After Michigan lost to Michigan State, Michigan football fans have been left wondering if this is just another team prone to another second-half collapse.

Michigan coach Brady Hoke and his players have insisted all week that this team is different. Beating Purdue (2-1 Big Ten, 4-3 overall) is the first step in the process of proving it. Here’s what to expect on Saturday against the surging Boilermakers.

Michigan pass offense vs. Purdue pass defense

While there’s no questioning that junior quarterback Denard Robinson played poorly against Michigan State (9-for-24 passing for 123 yards), Michigan fans seem to forget that he has shown promise in the air at times this season. Even with Robinson’s struggles, the 22nd-ranked Wolverines (2-1, 6-1) are still ranked third in the Big Ten in passing yards with 249 yards per game.

Much of that has to do with Robinson, although credit must be given to the receiver corps as well. Fifth-year senior Junior Hemingway and redshirt junior Roy Roundtree have perfected the jump-ball and have both made some huge catches this season.

Purdue ranks sixth in the Big Ten in pass defense, allowing an average of 181 yards per game, but the Boilermakers are first in pass-defense efficiency. Cornerbacks Ricardo Allen and Josh Johnson have proven to be one of the better starting duos in the league. In just 17 career games, Allen has three interception returns for touchdowns, the most recent coming on Oct. 8 against Minnesota. As a sophomore, he’s already tied for first on the all-time Purdue list for most interceptions for touchdowns.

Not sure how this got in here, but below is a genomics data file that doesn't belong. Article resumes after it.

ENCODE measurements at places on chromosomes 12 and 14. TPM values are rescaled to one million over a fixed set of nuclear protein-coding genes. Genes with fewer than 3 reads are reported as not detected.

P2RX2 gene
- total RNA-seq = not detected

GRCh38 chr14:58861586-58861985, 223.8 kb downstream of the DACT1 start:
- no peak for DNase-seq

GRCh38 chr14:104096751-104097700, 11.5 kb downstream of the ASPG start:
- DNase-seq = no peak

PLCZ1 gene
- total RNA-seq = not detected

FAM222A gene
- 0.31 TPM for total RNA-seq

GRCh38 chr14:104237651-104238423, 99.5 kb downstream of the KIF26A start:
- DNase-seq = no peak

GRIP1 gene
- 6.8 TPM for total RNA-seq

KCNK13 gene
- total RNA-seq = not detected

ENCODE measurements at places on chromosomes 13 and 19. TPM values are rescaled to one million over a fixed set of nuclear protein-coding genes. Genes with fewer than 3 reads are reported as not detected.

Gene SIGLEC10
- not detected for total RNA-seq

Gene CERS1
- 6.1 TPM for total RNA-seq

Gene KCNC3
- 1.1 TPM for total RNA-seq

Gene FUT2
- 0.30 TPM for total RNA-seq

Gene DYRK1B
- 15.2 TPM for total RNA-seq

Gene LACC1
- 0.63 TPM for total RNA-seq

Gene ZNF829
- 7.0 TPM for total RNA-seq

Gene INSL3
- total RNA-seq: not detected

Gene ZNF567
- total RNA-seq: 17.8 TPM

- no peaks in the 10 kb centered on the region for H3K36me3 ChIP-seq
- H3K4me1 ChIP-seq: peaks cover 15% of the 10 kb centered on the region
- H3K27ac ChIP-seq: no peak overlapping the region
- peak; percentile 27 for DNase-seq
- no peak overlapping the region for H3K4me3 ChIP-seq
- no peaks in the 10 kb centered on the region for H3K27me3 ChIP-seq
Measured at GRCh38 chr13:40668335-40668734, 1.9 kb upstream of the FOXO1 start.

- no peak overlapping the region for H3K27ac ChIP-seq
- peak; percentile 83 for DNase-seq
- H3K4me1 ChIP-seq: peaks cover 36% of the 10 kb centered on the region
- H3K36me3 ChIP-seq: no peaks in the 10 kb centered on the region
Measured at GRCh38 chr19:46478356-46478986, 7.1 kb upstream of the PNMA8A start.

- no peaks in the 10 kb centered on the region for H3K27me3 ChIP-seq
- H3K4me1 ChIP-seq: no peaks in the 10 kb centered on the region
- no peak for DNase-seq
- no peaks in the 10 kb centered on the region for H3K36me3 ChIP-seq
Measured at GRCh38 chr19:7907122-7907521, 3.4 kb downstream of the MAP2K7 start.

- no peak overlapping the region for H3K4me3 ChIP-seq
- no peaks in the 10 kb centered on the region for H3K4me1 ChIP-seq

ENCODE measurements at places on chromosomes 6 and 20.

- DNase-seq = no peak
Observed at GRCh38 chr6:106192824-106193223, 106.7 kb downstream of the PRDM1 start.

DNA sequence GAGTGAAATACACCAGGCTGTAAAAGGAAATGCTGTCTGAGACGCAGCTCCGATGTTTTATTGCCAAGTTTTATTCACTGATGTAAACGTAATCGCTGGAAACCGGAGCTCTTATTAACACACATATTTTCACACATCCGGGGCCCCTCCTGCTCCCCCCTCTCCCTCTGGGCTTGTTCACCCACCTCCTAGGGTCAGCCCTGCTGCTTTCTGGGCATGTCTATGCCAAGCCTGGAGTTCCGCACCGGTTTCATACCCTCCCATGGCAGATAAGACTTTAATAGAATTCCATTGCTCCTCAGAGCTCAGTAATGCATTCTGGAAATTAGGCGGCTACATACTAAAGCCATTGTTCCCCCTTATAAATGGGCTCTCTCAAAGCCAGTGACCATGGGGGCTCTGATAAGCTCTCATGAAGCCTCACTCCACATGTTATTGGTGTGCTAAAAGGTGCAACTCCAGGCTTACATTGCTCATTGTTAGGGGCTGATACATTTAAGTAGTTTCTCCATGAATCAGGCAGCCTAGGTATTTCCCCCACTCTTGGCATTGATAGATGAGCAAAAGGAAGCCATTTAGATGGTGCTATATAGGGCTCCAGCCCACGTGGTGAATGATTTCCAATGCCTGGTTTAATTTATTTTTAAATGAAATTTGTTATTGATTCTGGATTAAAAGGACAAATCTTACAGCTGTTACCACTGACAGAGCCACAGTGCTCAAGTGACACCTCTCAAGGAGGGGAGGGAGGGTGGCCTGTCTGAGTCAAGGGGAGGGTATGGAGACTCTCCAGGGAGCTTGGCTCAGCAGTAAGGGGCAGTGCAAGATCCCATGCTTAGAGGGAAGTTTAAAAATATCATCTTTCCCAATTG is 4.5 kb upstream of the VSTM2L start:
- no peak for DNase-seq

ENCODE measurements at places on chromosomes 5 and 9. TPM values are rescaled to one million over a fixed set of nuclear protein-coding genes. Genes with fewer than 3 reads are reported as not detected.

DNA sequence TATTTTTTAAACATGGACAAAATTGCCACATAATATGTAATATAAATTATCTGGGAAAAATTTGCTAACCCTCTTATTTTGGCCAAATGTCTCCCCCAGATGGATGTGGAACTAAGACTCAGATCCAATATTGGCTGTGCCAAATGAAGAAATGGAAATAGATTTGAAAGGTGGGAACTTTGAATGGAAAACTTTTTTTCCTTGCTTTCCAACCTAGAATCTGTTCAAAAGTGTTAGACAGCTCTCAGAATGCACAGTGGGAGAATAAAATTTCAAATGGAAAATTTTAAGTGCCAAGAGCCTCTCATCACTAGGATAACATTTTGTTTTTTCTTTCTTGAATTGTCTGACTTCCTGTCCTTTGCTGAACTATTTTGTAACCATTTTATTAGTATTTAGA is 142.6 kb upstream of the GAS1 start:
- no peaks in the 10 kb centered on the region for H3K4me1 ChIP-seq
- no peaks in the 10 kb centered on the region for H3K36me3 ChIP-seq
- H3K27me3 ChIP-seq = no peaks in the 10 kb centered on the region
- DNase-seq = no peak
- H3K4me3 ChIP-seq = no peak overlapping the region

If the Boilermakers’ defensive line can get some pressure on Robinson like the Spartans did, the Wolverines may once again have trouble through the air. Hoke said sophomore Devin Gardner will get some snaps as well, but chances are he won’t be in long enough to make a real impact on the passing game. With an onrushing defensive line and two solid cornerbacks in the secondary for Purdue, that could spell trouble for Michigan.

Edge: Purdue

Michigan rush offense vs. Purdue rush defense

Eight weeks into the season, Michigan is still searching for a lead back. Junior running back Vincent Smith and sophomore Fitzgerald Toussaint have shown promise, but neither has been consistent enough to grasp the starting role. Still, even without a dominant running back, Michigan is third in the conference in rushing offense, averaging 280 yards per game. Robinson is the main reason for that, as he is averaging 70 yards per game.